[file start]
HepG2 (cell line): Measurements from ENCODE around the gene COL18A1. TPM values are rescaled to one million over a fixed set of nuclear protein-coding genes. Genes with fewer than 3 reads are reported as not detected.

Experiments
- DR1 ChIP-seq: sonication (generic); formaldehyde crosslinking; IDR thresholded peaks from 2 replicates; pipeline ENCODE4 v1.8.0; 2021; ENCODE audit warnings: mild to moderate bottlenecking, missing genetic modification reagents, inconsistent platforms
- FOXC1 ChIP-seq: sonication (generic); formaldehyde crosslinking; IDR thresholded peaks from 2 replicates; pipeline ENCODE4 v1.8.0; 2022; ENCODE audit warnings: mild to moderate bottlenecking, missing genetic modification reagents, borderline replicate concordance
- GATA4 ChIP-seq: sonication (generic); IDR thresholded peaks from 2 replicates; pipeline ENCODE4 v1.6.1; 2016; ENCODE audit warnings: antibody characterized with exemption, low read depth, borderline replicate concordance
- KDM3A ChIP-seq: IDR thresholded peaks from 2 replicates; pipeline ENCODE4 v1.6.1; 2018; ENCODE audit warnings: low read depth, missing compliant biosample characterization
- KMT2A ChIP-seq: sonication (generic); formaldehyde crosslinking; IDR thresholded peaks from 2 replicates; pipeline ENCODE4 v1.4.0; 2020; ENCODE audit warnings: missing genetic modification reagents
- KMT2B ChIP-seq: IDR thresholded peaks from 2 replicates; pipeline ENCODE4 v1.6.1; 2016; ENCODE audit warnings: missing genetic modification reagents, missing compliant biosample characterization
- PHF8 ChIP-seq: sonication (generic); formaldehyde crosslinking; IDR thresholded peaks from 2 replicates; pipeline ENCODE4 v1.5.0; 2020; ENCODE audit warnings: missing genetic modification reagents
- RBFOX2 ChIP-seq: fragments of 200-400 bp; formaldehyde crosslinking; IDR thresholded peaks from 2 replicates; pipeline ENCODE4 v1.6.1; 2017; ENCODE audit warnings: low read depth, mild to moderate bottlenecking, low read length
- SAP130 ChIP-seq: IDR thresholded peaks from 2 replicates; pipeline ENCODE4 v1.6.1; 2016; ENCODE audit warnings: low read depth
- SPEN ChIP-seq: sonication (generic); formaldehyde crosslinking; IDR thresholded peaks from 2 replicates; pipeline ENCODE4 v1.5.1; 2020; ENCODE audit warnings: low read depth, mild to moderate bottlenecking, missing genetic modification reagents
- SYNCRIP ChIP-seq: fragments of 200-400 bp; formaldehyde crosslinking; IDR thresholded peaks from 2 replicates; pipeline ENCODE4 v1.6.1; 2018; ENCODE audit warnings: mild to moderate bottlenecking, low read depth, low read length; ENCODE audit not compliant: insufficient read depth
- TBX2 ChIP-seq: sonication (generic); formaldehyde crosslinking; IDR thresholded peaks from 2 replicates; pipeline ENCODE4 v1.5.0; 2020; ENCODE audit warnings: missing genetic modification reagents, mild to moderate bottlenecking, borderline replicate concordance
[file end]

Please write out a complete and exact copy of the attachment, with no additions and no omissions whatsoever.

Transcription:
HepG2 (cell line): Measurements from ENCODE around the gene COL18A1. TPM values are rescaled to one million over a fixed set of nuclear protein-coding genes. Genes with fewer than 3 reads are reported as not detected.

Experiments
- DR1 ChIP-seq: sonication (generic); formaldehyde crosslinking; IDR thresholded peaks from 2 replicates; pipeline ENCODE4 v1.8.0; 2021; ENCODE audit warnings: mild to moderate bottlenecking, missing genetic modification reagents, inconsistent platforms
- FOXC1 ChIP-seq: sonication (generic); formaldehyde crosslinking; IDR thresholded peaks from 2 replicates; pipeline ENCODE4 v1.8.0; 2022; ENCODE audit warnings: mild to moderate bottlenecking, missing genetic modification reagents, borderline replicate concordance
- GATA4 ChIP-seq: sonication (generic); IDR thresholded peaks from 2 replicates; pipeline ENCODE4 v1.6.1; 2016; ENCODE audit warnings: antibody characterized with exemption, low read depth, borderline replicate concordance
- KDM3A ChIP-seq: IDR thresholded peaks from 2 replicates; pipeline ENCODE4 v1.6.1; 2018; ENCODE audit warnings: low read depth, missing compliant biosample characterization
- KMT2A ChIP-seq: sonication (generic); formaldehyde crosslinking; IDR thresholded peaks from 2 replicates; pipeline ENCODE4 v1.4.0; 2020; ENCODE audit warnings: missing genetic modification reagents
- KMT2B ChIP-seq: IDR thresholded peaks from 2 replicates; pipeline ENCODE4 v1.6.1; 2016; ENCODE audit warnings: missing genetic modification reagents, missing compliant biosample characterization
- PHF8 ChIP-seq: sonication (generic); formaldehyde crosslinking; IDR thresholded peaks from 2 replicates; pipeline ENCODE4 v1.5.0; 2020; ENCODE audit warnings: missing genetic modification reagents
- RBFOX2 ChIP-seq: fragments of 200-400 bp; formaldehyde crosslinking; IDR thresholded peaks from 2 replicates; pipeline ENCODE4 v1.6.1; 2017; ENCODE audit warnings: low read depth, mild to moderate bottlenecking, low read length
- SAP130 ChIP-seq: IDR thresholded peaks from 2 replicates; pipeline ENCODE4 v1.6.1; 2016; ENCODE audit warnings: low read depth
- SPEN ChIP-seq: sonication (generic); formaldehyde crosslinking; IDR thresholded peaks from 2 replicates; pipeline ENCODE4 v1.5.1; 2020; ENCODE audit warnings: low read depth, mild to moderate bottlenecking, missing genetic modification reagents
- SYNCRIP ChIP-seq: fragments of 200-400 bp; formaldehyde crosslinking; IDR thresholded peaks from 2 replicates; pipeline ENCODE4 v1.6.1; 2018; ENCODE audit warnings: mild to moderate bottlenecking, low read depth, low read length; ENCODE audit not compliant: insufficient read depth
- TBX2 ChIP-seq: sonication (generic); formaldehyde crosslinking; IDR thresholded peaks from 2 replicates; pipeline ENCODE4 v1.5.0; 2020; ENCODE audit warnings: missing genetic modification reagents, mild to moderate bottlenecking, borderline replicate concordance